I mean, I want to Well, first of all, normalize the idea that we can be badasses. And like existing in institutions that, you know, for so long kind of fell out of reach. And so, you know, I think part of it, again, is that idea of like being just a role model, like, you know, that there's growth in this leadership actually, and just being and totally owning a story that is familiar without it being compromised by these other ambitions around aculturating and kind of acclimating to this mainstream. So I feel like I have an anti-mainstream story and, I like it and I think and I hold that to a high regard.

But I'm also, especially now like so committed and so intentional about the composition of my team, invested in bringing others forward. I just had a lab meeting yesterday and since I've been away and like the pandemic and the whatever, but like, I just have like badass women of color on my team. I'm like, Yes, and they all are having ambitions of you know, like, going and getting their own PhDs. And I see other folks that, like Daniel Carrión is also an AOC-EJ fellow and like, you know, some of the other mentees that I've had over the years that like, they're just powerful and amazing in their own way, but they really add to the diversity of the academy. They're asking more nuanced and interesting questions, in part because they're bringing their own diverse lived experiences. And to me, that's what I, that's what I'm about. I feel like I have made this turn over to like... I think I've established my research and the importance of the work that I do enough that I can now leverage my scholarship and my reputation in the field to help others come up. I just think that that's kind of amazing. And I'm so grateful to the many people that did that for me, and that didn't always look like me either. And so like, I don't always necessarily think that your mentors have to be people that have the exact same profile as you, but they have to be kind. And they should be generous, and they should be able to allow you license to be all of the amazing things that you are. And that to me is like the guiding principles that I'm living with in terms of who I'm supporting, and how I'm supporting this kind of next generation. And the fact that like that is my focus now is a testament to the fact that I can't say that I've made it like that I have like achieved all of the amazing things that I'd like to achieve in life, but then I'm in a place that really requires me to bring others also along and allow them to kind of flourish in all of the amazing ways that they should.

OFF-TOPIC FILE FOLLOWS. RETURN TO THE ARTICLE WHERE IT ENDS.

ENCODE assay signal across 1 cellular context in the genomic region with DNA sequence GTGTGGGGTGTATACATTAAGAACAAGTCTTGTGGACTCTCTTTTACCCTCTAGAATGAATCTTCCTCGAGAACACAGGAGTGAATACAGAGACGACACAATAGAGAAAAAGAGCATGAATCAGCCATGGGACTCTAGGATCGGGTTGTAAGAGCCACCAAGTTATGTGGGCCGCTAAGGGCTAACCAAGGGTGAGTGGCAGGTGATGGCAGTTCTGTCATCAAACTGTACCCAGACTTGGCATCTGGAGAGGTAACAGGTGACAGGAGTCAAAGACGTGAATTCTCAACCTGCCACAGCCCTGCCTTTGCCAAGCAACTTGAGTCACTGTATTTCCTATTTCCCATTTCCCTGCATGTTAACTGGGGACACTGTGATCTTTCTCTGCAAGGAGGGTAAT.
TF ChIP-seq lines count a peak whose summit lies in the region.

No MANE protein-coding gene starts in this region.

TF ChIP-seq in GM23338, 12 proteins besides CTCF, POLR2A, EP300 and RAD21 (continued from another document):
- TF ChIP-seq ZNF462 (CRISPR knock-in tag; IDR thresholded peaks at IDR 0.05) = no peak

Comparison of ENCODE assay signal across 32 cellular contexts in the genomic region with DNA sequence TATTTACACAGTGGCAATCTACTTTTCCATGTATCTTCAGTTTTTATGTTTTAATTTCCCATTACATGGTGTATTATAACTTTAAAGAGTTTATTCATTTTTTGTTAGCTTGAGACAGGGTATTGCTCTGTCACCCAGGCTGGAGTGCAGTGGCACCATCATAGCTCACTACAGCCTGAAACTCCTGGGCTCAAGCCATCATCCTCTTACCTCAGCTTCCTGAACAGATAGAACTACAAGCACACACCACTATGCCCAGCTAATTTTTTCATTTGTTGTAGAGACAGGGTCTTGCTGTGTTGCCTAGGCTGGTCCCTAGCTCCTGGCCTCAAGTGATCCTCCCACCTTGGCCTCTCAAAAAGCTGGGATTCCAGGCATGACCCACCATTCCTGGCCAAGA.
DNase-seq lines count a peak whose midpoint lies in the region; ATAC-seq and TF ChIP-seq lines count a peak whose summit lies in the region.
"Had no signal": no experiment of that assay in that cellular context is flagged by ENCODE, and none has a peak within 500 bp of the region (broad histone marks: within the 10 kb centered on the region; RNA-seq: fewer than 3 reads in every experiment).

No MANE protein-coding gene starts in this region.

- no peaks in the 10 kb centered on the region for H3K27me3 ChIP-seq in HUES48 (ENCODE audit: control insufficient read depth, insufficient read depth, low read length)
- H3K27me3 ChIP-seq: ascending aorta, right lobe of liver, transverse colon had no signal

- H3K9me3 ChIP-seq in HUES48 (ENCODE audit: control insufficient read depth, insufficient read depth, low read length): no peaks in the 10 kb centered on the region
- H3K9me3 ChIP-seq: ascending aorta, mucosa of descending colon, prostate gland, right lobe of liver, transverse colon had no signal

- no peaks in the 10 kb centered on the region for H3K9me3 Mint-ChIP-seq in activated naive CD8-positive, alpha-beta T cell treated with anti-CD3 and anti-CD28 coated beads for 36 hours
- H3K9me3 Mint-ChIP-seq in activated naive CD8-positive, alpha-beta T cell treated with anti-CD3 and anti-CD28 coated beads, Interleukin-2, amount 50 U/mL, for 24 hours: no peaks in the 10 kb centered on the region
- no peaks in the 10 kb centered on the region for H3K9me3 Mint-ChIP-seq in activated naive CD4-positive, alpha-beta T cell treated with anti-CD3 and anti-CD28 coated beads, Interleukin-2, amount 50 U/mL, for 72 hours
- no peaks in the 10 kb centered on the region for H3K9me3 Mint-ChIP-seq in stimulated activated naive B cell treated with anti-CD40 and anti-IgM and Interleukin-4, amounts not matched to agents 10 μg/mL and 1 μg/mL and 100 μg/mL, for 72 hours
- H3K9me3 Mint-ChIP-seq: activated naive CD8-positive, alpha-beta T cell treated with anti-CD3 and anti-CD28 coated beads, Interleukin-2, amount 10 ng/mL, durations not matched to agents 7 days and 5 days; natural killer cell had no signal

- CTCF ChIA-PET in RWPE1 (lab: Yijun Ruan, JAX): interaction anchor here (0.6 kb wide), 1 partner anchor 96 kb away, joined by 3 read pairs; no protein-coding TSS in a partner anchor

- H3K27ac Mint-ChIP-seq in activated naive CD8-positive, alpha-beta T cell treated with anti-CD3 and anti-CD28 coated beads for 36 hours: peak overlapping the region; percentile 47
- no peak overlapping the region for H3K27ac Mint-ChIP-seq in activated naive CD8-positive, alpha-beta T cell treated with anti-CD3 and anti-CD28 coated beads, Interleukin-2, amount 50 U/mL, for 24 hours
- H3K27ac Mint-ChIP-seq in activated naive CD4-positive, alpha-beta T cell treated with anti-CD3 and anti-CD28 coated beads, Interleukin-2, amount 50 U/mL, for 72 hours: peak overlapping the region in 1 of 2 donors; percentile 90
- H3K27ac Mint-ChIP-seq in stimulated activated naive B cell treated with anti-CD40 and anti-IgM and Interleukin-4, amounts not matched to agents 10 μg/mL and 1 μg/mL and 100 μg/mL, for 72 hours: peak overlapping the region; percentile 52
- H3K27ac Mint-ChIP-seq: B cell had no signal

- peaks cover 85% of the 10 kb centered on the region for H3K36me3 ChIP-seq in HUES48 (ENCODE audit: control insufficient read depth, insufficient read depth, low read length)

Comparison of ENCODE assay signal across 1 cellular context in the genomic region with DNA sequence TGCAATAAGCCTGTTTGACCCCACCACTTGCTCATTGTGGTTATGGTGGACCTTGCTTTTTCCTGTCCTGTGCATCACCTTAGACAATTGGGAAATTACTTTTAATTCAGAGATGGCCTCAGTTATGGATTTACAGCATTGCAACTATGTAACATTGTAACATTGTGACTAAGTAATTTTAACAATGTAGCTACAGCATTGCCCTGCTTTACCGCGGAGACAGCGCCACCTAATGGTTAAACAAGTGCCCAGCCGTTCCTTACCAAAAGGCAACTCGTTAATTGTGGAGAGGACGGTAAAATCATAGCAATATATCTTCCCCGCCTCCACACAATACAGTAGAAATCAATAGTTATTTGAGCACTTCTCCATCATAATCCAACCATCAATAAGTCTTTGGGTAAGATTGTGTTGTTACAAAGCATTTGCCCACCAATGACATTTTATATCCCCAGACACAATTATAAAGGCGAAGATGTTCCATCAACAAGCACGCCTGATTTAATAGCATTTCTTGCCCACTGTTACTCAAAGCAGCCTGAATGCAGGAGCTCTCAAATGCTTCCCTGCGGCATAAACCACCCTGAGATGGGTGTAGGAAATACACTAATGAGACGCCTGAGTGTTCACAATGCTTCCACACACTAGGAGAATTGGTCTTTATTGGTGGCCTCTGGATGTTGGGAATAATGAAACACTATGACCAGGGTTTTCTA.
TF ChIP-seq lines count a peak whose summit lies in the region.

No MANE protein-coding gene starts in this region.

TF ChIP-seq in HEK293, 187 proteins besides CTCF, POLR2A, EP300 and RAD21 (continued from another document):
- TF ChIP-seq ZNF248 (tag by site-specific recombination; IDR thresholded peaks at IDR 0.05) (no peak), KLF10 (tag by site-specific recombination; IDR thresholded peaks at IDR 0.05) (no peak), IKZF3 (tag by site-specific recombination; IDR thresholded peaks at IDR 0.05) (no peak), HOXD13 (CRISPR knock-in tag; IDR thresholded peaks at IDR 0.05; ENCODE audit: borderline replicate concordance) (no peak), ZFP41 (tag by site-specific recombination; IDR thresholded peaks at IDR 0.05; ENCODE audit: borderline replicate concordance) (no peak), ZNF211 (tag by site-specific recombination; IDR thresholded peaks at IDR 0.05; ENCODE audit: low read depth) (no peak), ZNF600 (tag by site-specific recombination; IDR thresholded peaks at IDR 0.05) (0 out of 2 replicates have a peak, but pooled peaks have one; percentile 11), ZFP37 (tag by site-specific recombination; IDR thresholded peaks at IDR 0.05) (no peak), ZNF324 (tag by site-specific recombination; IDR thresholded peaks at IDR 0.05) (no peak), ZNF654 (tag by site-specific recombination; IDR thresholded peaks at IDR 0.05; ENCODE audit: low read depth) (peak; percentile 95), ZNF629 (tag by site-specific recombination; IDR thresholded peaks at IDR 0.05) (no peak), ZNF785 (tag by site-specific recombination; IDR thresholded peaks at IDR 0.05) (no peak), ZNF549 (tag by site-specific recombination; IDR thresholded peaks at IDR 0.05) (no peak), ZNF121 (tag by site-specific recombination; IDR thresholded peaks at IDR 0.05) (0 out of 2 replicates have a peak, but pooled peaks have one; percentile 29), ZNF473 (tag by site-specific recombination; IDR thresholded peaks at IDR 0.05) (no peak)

Brian Bienkowski

I'm glad you mentioned that second part because I happen to work with a whole bunch of badass women of color at Agents of Change, I think there's seven or eight of them. Andas an editor now, I've been in this for 10 years, and I'm of course, I'm a white guy, and obviously was afforded a lot of privilege to get where I'm at, but when you make it, regardless of who you are, you can use that position to try to get diverse voices out there. So I really appreciate that thought because we're trying to do that as well, and you don't have to be a member of a group to try to elevate voices.

Diana Hernández

Oh, absolutely, absolutely. I mean, my own mentor is, she's like my Jewish mom. And actually, I have a few of those, like just good people that were like, you know, we see you, we believe in you, and you have something to say and to offer and like go. And you know, that's really what a mentor is about. A mentor isn't about like, well, I guess there are different kinds of mentors and I think that there there are different ways in which it can be influential in your own development; but that is, I think, an important piece of this. And I've learned to hire this way. Before I used to kind of focus so much on credentials, and on what people said that they could do when like what how their resumes, like, you know, shook out. Now I'm like, Who are you? What's your, you know, like, what's your story? What's your motivation? And what's your willingness to like, just learn and be versatile, that I value more than, you know, somebody that comes in with the most polished resumes. I'm more concerned with their work ethic, I'm much more concerned with, like, their kind of personal characteristics. And not so much like, all of the ways in which you know, especially people that have, I guess, been tracked in a certain way like they would present in that fashion. But in my experience materialized into the most helpful team members. And so I used to not trust myself because I think I used to focus too heavily on what's on paper. Now I focus a lot more on those intangibles that ultimately like kind of open up the possibilities for people to just, you know, be flexible in how they approach things and like, be ingenious about like their contributions and I value that a lot more now.